I was out when Lisle found the pictures. She was gone by the time I got home.
Leaving was unlike her, but she did it anyway, packing her things and taking off while I was out doing the Saturday afternoon shopping. She’d left me a note on the kitchen table. I sat down to read it, bags of groceries forgotten as I stared at the slip of pink paper with my envelope tucked underneath.
The note was definitely hers. Lisle wasn’t the kind of girl for a flowery farewell, but she loved scented notepads and pens shaped like watermelons. She coveted stationary that begged you to lick it and she used it regardless of the circumstances. Her note did its best to smell like a strawberry and it said Goodbye in glitter-shot green ink.
The envelope was definitely mine: yellowing and bent from its years behind the filing cabinet, just wide enough to hold a handful of photographs. It smelt like dust and mildew, left stringy threads of spider web attached to the orange tablecloth. When I touched it dust puffed up, dancing in the light filtering in through the curtains. I could feel the solid ridge of the photographs inside and I traced their outline in the dust with a fingertip.
After a while it sunk in: Lisle had left me and I missed her. I put the groceries away and considered that. I hadn’t expected to feel anything.
It wasn’t until later, when I lay in bed not-sleeping, that it occurred to me to wonder how Lisle had found the envelope. It took some doing to push aside the filing cabinet; it was heavy at the best of times, even before the tax receipts and bank records added their weight to its bulk. I thought it’d been the perfect place to hide my past, all those images and memories I shouldn’t have let myself keep. I hadn’t moved the cabinet in years myself, not even to dust behind it or chase down the rubber bands that disappeared into the darkness when I got bored at my desk.
Maybe it didn’t matter. It still came down to the same thing: Lisle was gone and I’d loved her.
I lay awake trying to figure out how that had come to be.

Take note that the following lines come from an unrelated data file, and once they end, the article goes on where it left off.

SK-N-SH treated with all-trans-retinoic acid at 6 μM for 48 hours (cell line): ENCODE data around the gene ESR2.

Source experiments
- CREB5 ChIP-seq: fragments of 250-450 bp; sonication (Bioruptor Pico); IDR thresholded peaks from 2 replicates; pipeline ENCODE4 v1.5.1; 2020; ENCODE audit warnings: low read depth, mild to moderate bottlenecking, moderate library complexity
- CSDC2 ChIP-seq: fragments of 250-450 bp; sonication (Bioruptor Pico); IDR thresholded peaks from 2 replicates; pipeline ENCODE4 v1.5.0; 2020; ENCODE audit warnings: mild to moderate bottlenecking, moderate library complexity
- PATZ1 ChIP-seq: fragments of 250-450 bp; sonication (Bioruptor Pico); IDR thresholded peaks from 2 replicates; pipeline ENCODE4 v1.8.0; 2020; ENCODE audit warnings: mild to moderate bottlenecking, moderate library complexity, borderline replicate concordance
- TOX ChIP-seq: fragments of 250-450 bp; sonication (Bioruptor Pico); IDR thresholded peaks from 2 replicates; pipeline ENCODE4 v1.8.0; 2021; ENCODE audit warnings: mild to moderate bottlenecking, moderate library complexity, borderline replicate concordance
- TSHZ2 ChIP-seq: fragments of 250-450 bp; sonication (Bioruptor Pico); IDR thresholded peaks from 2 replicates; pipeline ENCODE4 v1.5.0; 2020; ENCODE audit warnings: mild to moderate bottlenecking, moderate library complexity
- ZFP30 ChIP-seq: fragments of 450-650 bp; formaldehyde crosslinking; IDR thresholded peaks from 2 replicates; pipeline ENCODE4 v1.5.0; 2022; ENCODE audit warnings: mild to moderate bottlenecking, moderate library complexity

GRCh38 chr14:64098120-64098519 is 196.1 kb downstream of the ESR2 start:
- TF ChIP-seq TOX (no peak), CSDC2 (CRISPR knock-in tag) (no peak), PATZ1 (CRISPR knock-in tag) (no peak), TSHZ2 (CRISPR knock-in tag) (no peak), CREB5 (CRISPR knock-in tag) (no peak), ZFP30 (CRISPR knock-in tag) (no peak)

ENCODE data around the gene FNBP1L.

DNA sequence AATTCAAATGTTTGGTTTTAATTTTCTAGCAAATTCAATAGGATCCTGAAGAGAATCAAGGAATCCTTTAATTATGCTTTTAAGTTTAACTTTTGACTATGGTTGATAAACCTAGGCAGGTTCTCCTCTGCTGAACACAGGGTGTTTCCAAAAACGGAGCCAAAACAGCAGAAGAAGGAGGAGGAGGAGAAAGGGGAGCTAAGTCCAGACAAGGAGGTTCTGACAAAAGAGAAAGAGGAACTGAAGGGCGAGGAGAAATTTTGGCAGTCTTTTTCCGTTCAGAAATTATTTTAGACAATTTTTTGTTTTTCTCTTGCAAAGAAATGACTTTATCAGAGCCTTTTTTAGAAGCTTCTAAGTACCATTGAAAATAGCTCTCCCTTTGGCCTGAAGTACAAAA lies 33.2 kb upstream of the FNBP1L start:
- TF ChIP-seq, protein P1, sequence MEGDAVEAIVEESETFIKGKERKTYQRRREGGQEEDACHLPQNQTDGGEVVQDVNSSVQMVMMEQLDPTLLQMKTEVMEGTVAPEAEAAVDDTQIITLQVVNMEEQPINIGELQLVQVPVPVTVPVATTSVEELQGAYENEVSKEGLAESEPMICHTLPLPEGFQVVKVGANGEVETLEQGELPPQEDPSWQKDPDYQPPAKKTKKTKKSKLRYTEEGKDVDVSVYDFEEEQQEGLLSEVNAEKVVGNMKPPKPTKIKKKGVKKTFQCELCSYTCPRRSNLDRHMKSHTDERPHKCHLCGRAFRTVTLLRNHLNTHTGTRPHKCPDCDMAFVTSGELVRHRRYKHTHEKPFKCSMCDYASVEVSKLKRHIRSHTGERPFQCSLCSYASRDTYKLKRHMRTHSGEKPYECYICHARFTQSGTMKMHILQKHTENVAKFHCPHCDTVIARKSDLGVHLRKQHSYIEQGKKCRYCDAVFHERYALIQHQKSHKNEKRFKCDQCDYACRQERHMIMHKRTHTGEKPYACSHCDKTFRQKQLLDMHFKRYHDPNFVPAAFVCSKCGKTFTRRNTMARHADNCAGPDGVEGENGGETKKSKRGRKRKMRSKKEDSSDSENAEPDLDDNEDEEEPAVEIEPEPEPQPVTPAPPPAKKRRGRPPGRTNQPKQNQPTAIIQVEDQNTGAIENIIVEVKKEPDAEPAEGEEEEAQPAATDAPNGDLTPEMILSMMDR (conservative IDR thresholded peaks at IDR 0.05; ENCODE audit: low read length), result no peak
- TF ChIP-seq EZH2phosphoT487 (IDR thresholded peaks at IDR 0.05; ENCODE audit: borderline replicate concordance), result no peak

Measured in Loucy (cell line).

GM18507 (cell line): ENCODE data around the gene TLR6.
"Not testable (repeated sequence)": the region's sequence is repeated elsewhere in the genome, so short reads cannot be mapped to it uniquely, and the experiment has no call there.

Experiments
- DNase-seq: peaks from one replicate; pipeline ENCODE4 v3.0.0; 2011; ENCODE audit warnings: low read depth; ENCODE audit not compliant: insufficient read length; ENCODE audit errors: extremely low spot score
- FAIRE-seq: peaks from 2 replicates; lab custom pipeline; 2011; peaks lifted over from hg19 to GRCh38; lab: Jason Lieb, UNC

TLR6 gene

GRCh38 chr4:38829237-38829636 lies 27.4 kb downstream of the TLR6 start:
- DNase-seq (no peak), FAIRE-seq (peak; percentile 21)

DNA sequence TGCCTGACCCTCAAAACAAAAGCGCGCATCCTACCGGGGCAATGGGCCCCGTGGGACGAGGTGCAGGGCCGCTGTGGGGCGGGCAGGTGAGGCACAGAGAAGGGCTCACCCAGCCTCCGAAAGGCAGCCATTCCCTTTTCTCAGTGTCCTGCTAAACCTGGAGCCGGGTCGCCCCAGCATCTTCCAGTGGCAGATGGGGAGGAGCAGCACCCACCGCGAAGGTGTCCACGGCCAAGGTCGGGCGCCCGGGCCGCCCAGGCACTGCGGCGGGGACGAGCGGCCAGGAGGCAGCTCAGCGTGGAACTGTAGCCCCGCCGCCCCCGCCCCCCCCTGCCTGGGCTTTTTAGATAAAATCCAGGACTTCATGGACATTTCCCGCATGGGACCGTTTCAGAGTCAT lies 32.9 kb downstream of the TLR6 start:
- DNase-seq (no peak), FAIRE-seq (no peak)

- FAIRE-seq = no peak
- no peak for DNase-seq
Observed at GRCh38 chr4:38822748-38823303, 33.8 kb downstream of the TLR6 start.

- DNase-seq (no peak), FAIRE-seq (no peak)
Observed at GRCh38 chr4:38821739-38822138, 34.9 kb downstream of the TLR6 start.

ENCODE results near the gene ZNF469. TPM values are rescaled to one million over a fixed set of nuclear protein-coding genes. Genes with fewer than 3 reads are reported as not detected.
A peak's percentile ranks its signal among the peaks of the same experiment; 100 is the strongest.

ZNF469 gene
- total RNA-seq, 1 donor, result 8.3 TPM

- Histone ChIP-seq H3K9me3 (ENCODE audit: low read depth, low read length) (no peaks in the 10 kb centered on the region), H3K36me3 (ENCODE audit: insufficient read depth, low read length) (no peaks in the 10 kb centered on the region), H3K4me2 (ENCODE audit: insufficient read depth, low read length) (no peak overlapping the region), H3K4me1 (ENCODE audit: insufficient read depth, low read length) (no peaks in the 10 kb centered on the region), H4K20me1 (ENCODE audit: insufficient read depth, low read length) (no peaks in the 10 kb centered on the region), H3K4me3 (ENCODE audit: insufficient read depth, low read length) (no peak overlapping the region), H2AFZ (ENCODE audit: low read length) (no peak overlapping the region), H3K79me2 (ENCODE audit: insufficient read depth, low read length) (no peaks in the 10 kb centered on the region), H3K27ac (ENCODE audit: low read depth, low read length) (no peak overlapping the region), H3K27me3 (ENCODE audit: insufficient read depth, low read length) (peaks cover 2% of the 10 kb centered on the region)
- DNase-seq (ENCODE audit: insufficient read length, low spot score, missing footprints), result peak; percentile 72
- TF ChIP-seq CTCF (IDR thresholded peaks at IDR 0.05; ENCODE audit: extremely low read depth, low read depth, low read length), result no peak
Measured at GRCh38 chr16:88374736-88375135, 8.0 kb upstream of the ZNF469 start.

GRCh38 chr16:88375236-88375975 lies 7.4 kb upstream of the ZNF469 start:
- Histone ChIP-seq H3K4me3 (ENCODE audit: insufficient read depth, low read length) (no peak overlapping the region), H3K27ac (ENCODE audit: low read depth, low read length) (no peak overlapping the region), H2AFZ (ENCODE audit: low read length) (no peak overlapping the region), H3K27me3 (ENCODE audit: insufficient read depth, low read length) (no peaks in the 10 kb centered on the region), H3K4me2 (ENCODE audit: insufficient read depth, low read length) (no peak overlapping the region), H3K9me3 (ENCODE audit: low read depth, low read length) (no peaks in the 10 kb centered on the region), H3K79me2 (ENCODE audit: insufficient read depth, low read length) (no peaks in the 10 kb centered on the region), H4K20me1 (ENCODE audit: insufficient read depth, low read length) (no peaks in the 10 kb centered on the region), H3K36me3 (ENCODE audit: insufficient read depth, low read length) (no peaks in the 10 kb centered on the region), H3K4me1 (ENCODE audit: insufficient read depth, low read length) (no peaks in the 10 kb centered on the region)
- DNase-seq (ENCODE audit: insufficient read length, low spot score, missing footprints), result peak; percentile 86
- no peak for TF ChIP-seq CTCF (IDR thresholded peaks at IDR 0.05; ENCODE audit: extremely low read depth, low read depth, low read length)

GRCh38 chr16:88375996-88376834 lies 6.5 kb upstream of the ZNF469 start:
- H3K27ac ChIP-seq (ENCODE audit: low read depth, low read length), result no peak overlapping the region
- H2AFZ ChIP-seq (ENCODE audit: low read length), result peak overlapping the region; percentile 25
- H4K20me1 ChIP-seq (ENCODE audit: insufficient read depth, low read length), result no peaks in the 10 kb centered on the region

* * *
Photograph One: I took this shot while we were on holidays, three weeks before Christmas in a Disneyland parking lot. Meddy is standing in front of the ticket booth, a tower of black skin against the barrage of pinks, reds and greens. She’s well-dressed, as usual; a blend of business casual with comfortable fit. Her jacket was the dark grey of campfire smoke and her snaky locks pulled back, corralled in an undulating ponytail by a black ribbon. It’s a good shot, one of the best I’ve ever taken. The camera loved Meddy’s poise, the way she caught good light without trying. She loved being photographed and I loved to capture her on film. Looking through the lens was the only way to stare into her black eyes.
That night, blindfolded, I’d pull the serpents free of their corral. I’d run my tongue along their coarse scales, tasting salt as they writhed beneath my touch. Meddy would pull me back, holding me, running her fingers across my face.
“Careful,” she’d whisper. “Careful. I can’t control them if they’re excited.” And I’d run my hand through her hair and let the snakes loop around my fingers, the sensation of muscles tensing as they prepared to constrict. Their tongues tickled the tips of my fingers as they tasted the air. I loved them, the way they felt, the danger of their kiss.
“You’ll control them,” I’d tell Meddy. “I mean, you love me, don’t you?”
I was twenty; she wasn’t. It didn’t matter at the time.
“I like you,” Meddy would tell me. “So do they, well enough. Anything past that and you take your chances. Consider yourself warned.”
I took my chance and it didn’t work. That hurt for a long time.
* * *
Lisle stopped answering her mobile, but she called the landline three days after she left. Her voice on the phone sounded sad. It cracked a little as she said hello. “I’m not coming back,” she said. “I just want to get a few things I left behind.”
“I’ll be gone Tuesday evening,” I said. “You come can take whatever you want then.”
I wrote the date on the kitchen calendar with a thick, black-ink pen. It was Lisle’s calendar, really. She’d decorated it herself. Tuesday’s square was filled with stickers, little rainbows and black cats.
“Make sure you’re out,” Lisle said. “I don’t want to see you.”
I told her I would and I hung up the phone. I scratched at Tuesday’s stickers with my thumb and peeled them off, one by one.
When Tuesday night came round I was sitting on the front step, waiting to Lisle to arrive. She showed up in someone else’s car, an old Safari van I didn’t recognize. Gave me a sad look when she saw me, like she knew a fight was coming. I hadn’t shaved since she left me and still she hadn’t changed her mind.
“A Safari?” I said. I was dressed to leave, ready to play my part. I stared at the van, trying to work out where it’d come from.
“You’re supposed to be out,” Lisle said. “You said you were going to be out.”
“I’m running late,” I told her. I made a show of lacing my right sneaker, sneaking quick peeks at the driveway.
“Well?” Lisle said. She waited, rubbing one eye. When I didn’t move she sniffed a little, put her hand on her hip and glared. I started lacing my other sneaker, taking my time.
Lisle said, “Are you going or what?”
I shook my head and tried to smile. “Come out for a beer,” I said. “Let’s talk about this.”
“No beer,” she said. She sighed. “I just came for my stuff, okay?”
I stood up. I looked at her. Her eyes were bloodshot beneath her glasses.
“Just a beer,” I said. “You and me, we can talk things out. Or not, if you’d prefer. Just come have a drink and a game of pool, we can catch up and I can apologize.”